Recent discourse on the subject of women and electronic music falls tendentially into two categories; either writing forgotten histories of pioneering work of women such as Daphne Oram, Elaine Radigue, Delia Derbyshire, Pauline Oliveros, Maryanne Amacher amongst many others, or with reference to the recent statistics via female:pressure, which highlight the huge quantitative discrepancies between male and female musicians, DJs, and producers represented at labels and music festivals worldwide.
Whilst both can be considered worthwhile approaches in their own right, the former approach risks creating fetishized figures of "patchbay nuns" (Abi Bliss) and the latter finds hostile responses and risks ostracization in its own field. In both, one fundamentally important aspect remains overlooked - Judith Butler formulated this as the necessity not only to inquire how the category of “women” might become more fully represented - for example here in music -, but also crucially to understand and critique the very categories and structures of power in which these discourses operate.
Taking root from an abstract ontological level, in which binary categories of sex and gender have long been refuted (biologically as well as culturally), the panel aims to assess the interactions between sound, gender and technology from various philosophical and artistic positions. The widely discussed "cyberfeminism" borne in the early 1990s questioned the perpetuation of technology as male-dominated domain, whilst also inciting digital culture as an ideal flourishing ground for subversive strategies. Though the relationship of this purported digital utopia never largely or explicitly addressed sound, it shares dimensions in its affective power as well as non-linear, decentralized and un-hierarchical characteristics.
Approximately two decades since cyberfeminism boomed - how can we assess the cyberfeminist dream of the subversive potentialities within technology in the current status quo? How does an inquiry into the nature of sound tally to the broader aims of cyberfeminism? Does a gendered understanding of technology and sound technologies help the dismantling of the structures that form sound, gender, and technology today, or does it perpetuate these? Referring to both levels of feminist activism and feminist theory outlined above, as well as the dual tendencies within cybernetics towards order and chaos at the core of cyberfeminism – what can be identified as continuity and discontinuity in the structures of sound, gender and technology?
Mixing Music, Cybernetics, and Feminism.
Abstract coming soon.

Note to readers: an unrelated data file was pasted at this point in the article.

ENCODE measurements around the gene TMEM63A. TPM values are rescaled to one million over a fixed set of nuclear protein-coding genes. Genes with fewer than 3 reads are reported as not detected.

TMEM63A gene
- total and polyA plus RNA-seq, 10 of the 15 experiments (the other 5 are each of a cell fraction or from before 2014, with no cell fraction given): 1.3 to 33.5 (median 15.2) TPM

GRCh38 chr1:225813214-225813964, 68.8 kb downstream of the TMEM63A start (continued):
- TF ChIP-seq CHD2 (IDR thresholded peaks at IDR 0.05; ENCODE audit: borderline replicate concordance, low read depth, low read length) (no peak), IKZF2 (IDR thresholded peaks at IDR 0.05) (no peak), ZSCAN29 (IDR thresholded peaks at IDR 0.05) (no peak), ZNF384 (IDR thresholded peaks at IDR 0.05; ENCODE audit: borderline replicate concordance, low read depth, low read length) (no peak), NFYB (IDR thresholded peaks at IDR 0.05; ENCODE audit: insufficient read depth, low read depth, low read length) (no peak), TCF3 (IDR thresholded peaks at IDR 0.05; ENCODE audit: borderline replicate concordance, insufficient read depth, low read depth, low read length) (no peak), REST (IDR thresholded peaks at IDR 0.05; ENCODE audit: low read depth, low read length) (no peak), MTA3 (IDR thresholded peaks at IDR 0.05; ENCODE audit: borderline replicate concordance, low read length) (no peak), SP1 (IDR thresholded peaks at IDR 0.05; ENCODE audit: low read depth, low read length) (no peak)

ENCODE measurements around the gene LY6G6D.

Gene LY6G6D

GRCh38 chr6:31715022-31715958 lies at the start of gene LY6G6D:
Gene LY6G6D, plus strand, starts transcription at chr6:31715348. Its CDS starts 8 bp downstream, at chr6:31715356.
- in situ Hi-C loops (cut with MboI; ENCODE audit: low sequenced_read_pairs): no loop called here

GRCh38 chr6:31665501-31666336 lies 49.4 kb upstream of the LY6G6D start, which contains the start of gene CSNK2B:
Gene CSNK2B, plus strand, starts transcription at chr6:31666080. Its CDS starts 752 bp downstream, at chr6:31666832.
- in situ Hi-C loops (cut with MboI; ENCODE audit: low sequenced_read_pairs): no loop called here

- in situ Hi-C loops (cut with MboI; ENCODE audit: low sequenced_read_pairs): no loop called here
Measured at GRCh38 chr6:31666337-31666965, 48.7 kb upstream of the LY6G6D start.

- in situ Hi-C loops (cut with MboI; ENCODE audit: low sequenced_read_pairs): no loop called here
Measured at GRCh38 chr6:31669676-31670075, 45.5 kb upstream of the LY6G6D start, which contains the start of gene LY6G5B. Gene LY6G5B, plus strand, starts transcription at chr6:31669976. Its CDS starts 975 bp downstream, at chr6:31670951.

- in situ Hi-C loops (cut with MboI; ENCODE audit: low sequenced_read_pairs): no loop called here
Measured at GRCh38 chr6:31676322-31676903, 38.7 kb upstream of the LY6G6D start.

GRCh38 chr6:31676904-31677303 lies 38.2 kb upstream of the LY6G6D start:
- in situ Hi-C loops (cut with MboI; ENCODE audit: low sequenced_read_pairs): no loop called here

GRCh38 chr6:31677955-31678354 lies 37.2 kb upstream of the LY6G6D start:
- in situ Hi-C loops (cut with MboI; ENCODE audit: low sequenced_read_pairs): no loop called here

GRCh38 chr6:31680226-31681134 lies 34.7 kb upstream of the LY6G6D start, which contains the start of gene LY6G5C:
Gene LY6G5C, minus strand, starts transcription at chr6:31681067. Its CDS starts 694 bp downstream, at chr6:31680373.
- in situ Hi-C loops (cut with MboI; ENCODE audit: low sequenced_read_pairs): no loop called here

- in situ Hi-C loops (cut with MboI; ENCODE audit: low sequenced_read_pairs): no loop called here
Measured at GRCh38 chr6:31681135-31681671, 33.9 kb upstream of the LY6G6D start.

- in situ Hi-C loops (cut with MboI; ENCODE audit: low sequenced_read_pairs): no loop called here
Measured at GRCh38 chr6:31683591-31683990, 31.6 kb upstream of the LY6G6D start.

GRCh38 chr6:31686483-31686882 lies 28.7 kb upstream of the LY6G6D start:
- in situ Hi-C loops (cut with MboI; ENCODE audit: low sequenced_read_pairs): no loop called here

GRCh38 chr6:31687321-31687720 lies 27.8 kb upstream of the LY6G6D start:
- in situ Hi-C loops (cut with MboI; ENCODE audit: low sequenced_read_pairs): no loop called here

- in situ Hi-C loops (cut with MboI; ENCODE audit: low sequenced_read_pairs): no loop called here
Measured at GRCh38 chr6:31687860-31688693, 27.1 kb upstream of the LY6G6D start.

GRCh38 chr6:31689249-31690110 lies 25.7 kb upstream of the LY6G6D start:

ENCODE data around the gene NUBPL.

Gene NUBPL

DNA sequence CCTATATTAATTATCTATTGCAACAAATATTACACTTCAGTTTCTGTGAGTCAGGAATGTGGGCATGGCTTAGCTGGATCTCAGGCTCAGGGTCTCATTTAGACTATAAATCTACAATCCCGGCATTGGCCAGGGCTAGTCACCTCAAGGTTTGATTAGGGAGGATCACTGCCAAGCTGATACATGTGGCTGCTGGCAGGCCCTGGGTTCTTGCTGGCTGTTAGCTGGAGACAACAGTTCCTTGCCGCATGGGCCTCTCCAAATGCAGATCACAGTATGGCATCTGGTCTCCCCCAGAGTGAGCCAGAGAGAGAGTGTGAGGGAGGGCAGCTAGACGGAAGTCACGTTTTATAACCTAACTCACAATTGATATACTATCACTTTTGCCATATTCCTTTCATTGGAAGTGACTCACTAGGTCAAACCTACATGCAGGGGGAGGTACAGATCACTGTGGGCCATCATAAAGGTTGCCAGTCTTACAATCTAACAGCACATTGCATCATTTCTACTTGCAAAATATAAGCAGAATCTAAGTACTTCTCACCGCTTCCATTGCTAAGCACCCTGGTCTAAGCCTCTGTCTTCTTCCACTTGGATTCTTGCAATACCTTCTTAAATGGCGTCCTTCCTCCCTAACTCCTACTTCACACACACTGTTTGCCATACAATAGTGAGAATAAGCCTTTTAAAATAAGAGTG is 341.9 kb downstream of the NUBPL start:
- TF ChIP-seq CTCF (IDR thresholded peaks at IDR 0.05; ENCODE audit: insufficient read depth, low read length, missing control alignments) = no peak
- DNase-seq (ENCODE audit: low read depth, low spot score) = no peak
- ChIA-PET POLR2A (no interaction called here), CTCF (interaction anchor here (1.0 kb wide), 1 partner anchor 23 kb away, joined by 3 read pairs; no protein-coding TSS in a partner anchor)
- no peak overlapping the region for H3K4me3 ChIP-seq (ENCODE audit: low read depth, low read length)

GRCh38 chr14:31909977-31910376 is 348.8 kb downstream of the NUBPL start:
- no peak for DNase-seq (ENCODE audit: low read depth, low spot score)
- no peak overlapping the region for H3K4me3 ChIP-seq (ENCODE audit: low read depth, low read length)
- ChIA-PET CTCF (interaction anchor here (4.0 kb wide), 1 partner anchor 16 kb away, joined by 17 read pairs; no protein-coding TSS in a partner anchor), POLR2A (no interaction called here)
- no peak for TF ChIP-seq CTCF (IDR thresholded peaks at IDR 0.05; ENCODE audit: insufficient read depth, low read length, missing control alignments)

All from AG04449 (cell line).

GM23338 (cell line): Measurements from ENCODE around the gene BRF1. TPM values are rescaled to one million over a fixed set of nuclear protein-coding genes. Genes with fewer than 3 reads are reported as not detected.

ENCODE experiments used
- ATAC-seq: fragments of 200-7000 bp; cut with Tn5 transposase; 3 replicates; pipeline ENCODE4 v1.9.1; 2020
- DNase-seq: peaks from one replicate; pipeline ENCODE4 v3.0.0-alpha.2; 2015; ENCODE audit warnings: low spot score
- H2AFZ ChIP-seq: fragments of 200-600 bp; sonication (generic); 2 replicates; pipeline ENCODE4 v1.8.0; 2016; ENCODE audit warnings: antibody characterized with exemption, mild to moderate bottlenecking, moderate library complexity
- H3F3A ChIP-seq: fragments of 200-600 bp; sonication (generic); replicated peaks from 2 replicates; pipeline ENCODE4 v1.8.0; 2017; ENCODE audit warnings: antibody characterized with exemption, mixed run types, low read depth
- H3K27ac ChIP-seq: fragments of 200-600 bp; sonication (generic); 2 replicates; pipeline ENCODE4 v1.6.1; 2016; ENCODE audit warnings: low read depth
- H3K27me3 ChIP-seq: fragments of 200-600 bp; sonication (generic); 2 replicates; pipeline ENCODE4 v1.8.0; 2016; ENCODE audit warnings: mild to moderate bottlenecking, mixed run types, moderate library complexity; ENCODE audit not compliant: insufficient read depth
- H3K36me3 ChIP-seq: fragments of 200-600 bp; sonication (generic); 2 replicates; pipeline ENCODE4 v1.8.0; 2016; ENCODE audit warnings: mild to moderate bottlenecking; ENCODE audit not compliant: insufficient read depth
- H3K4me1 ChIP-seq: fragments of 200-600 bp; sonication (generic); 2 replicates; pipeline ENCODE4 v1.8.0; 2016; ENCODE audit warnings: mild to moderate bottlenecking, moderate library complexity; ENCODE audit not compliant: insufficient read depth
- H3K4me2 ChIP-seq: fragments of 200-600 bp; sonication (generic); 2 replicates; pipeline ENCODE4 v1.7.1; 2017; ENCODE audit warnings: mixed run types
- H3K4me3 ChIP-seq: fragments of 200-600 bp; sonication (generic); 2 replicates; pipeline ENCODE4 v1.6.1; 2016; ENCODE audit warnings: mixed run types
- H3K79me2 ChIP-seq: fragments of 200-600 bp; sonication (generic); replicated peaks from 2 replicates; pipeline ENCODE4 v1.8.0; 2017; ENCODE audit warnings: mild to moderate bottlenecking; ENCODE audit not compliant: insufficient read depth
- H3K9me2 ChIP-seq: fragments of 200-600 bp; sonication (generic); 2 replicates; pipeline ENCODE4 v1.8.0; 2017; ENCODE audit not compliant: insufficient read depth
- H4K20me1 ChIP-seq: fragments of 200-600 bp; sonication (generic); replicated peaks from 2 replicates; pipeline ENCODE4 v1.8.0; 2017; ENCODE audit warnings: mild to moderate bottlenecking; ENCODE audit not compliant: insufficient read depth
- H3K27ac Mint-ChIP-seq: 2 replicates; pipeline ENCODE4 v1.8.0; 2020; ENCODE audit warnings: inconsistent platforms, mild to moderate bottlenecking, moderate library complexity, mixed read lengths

Performing Between Their Bodies And Your Ears. Stories of a Trans*gendered Live Sound Engineer.
Fender Schrade approaches live sound engineering through an artistic as well as a trans*feminist perspective. The talk will discuss the particularities of the agency of a live sound engineer and the interactions with space, bodies, technology and sound.
Generative Transformations – Deviate from the Grid
Susanne Kirchmayr will deliver insights into her praxis of sound production and composition. Drawing on her background in linguistics, her recent compositions have worked with human, often female voices to deal with themes of the disintegration of spoken languages, deconstruction, and reorganization of meanings and [grammatical] structures. In her presentation, she will also demonstrate her research into the musical potential of concurrent sequences with divergent timings in order to go beyond the scope of ordinary rhythmic synchronizations.
Marie will explore the relationship between constructions of femininity and noise, which is understood here as an affective transformative force, rather than simply as unwanted sound. She will suggest that ‘feminine’ noises are often deemed negative; not because of what they mean, but as a result of the transformations they threaten to induce. Marie will raise questions around essentialism – does talking of a feminine or feminized noise require us to adopt an essentialist position, or can an alternative approach be found?
Sadie Plant has taught in the areas of philosophy and cultural studies at Birmingham University, Warwick University, and Birmingham Institute of Art and Design, and has a longstanding interest in the cultural implications of technological change.
Annie Goh is an artist, researcher and educator working primarily with sound, space, gender and electronic media and their social and cultural contexts. Currently based in London and Berlin, she is a lecturer at Berlin University of Arts and a PhD student at Goldsmiths University, London. She has guest curated at the discourse program of CTM Festival since 2013.
Marie Thompson is a writer and researcher, based in Nottingham, UK. She is primarily interested in the affective and materialist dimensions of sound and music.
Fender Schrade is a musician, performance artist, light designer and media engineer. Since 1994, he_she* has worked as a live sound engineer in various international venues.
Susanne Kirchmayr aka Electric Indigo, DJ, composer, musician, has performed in 37 countries across Europe, Asia, and the Americas. In 1998 she founded female:pressure - an international network for female artists in the realms of electronic music and club culture.
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